Upper gastrointestinal (GI) endoscopy is a procedure that uses a lighted, flexible endoscope to see inside the upper GI tract as images are transmitted to a video monitor. Special tools slide through the endoscope to perform biopsies, stop bleeding and remove abnormal growths.
U.S. Dept. of Health and Human Services
Gastroenterology (GI) nurses, also known as endoscopy nurses, work in acute care facilities, medical offices and outpatient centers specializing in the diagnosis and treatment of gastrointestinal disorders. GI nurses assist physicians in performing colonoscopies, endoscopies, capsule endoscopies, placement of gastrostomy tubes and enteroscopy, as well as other procedures and treatments.
Patients undergoing gastroenterological procedures may present with a variety of conditions, ranging from bleeding, pain, dysphagia and dyspepsia to ulcers, reflux disease, hiatal hernias, cancers and other illnesses. Some patients also present with foreign bodies requiring removal. Procedures are performed for the purposes of screening, treatment and diagnosis.
Roles of the Nurse
The GI nurse must be conversant with all the technologies involved in the diagnostic and treatment procedures the endoscopy lab performs. The nurse is responsible for assisting physicians, patient education, preparation and post-procedure recovery. Patients may include children, adults and the elderly.
The GI nurse may assume the role of staff nurse, supervisor, manager or educator. Another viable career option is employment as a sales representative or researcher with a manufacturer of endoscopic equipment.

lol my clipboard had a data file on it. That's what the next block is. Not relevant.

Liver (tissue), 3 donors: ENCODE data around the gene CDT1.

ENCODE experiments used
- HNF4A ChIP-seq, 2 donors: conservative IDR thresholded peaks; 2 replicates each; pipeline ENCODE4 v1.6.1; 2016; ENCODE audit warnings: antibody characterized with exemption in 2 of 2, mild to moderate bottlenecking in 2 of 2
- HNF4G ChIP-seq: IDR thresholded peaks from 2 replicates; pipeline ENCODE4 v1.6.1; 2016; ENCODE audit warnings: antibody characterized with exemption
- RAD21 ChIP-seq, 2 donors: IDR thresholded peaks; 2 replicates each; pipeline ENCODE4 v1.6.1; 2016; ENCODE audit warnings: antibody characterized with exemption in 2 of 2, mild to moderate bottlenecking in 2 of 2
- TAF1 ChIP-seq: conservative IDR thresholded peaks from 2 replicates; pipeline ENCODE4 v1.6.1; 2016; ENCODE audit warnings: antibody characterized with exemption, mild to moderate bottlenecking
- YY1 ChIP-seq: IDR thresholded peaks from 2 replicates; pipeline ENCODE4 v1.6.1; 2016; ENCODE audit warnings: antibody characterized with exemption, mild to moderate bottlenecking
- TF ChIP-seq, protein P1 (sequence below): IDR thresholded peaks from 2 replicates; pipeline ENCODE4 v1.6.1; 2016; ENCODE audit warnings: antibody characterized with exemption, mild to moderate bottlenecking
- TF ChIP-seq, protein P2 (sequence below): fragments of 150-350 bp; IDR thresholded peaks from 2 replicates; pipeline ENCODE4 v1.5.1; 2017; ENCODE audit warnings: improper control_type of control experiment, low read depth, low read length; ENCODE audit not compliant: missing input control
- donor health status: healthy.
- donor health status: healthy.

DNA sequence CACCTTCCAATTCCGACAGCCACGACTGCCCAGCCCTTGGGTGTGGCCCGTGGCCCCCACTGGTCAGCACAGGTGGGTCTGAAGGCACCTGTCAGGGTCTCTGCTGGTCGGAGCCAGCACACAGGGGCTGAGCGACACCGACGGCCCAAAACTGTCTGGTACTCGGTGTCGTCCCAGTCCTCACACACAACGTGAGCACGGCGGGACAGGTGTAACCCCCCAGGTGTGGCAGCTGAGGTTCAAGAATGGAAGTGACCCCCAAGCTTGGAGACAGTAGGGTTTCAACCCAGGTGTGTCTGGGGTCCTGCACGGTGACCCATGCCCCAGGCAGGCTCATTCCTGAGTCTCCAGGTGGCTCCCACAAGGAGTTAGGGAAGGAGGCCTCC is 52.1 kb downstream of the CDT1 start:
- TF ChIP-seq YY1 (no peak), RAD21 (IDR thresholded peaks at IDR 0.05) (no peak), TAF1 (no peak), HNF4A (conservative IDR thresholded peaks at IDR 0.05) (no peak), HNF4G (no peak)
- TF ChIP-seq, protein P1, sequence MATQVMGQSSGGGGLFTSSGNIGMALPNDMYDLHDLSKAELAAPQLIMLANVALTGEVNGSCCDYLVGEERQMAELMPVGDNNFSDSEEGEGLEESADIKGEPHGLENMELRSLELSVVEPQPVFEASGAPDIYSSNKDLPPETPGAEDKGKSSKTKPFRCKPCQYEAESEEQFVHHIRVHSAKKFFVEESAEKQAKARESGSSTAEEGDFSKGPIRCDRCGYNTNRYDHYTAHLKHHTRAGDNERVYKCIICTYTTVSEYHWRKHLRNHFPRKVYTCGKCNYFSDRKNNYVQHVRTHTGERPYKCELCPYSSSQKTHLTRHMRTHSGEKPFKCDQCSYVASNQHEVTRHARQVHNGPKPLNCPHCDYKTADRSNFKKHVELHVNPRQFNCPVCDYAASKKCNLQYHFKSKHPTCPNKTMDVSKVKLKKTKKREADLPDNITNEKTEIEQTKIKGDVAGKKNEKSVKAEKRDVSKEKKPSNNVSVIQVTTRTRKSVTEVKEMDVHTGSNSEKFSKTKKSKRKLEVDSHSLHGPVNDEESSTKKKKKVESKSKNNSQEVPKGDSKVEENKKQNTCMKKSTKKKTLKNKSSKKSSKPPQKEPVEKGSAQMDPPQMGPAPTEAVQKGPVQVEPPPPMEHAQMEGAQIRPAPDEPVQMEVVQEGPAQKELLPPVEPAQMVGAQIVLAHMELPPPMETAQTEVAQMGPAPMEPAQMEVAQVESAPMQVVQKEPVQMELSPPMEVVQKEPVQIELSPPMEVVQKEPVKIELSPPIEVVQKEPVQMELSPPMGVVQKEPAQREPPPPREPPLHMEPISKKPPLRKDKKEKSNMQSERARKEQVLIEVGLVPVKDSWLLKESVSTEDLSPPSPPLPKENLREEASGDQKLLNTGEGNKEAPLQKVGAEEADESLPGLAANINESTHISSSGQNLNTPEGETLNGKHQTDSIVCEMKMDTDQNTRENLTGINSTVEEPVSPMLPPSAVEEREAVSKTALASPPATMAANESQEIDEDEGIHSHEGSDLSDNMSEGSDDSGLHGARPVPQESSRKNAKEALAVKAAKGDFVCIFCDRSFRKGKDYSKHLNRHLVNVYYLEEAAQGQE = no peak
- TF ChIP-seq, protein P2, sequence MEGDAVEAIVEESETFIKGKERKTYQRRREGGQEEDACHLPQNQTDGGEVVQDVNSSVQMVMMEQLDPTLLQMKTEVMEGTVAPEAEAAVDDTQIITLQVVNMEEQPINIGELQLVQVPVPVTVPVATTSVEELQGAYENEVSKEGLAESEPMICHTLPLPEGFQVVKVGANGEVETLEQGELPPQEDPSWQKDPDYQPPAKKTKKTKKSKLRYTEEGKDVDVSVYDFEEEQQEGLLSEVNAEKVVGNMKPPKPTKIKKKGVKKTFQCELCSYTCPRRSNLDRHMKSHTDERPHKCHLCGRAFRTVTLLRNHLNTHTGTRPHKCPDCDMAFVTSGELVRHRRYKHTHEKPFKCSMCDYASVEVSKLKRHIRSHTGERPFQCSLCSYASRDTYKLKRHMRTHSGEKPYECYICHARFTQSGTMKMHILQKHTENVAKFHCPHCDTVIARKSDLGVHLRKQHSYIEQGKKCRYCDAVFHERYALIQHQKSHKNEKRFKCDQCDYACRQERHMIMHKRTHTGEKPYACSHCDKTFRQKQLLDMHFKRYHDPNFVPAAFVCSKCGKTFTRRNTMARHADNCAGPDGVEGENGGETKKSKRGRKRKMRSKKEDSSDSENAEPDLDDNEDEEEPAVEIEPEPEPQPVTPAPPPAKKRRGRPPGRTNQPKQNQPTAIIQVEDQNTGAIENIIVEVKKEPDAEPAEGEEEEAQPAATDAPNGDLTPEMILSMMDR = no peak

Skills of the GI Nurse
The GI nurse must be willing to develop one-on-one relationships with patients and must have excellent communication skills, emphasizing comfort, safety and education since many patients regard GI procedures with great trepidation and anxiety. The nurse must also work closely with physicians, nurses, technicians and other team members.
Nurses can generally seek employment in an endoscopy lab without prior endoscopy experience, but med-surg or other clinical experience is usually required. Some nurses pursue advanced degrees and certifications, but many endoscopy centers do not require certification and will provide on-the-job training. Equipment manufacturers may require prior endoscopic experience for research or sales positions.
Some endoscopy nurses pursue certification through the Society for Gastroenterology Nurses and Associates (SGNA), although certification is not uniformly required by all employers.
Certification can provide validation of a nurse’s competence and professionalism, and may positively influence the potential for employment.
The certification exam is administered by the American Board of Certification for Gastroenterology Nurses (ABCGN). Members of the Society for Gastroenterology Nurses and Associates (SGNA) pay $400 for the computer-based exam, while non-members pay $485. Two years (or 4,000 hours) of employment in GI nursing is required to sit for the exam. LPNs who have become RNs must have two years of experience as an RN (regardless of experience in GI nursing) prior to sitting for the exam.
Society for Gastroenterology Nurses and Associates (SGNA): http://www.sgna.org
American Board of Certification for Gastroenterology Nurses (ABCGN): http://www.abcgn.org
Association of Pediatric Gastroenterology and Nutrition Nurses (APGNN): http://apgnn.org/
Society of International Gastroenterological Nurses and Endoscopy Associates (SIGNEA): http://www.signea.org
Digestive Disease National Coalition (DDNC): http://www.ddnc.org/
Keith Carlson, RN, BSN, has worked as a nurse since 1996 and maintained the popular nursing blog Digital Doorway since 2005. He offers expert professional coaching for nurses and nursing students at www.nursekeith.com.
This article is from workingnurse.com.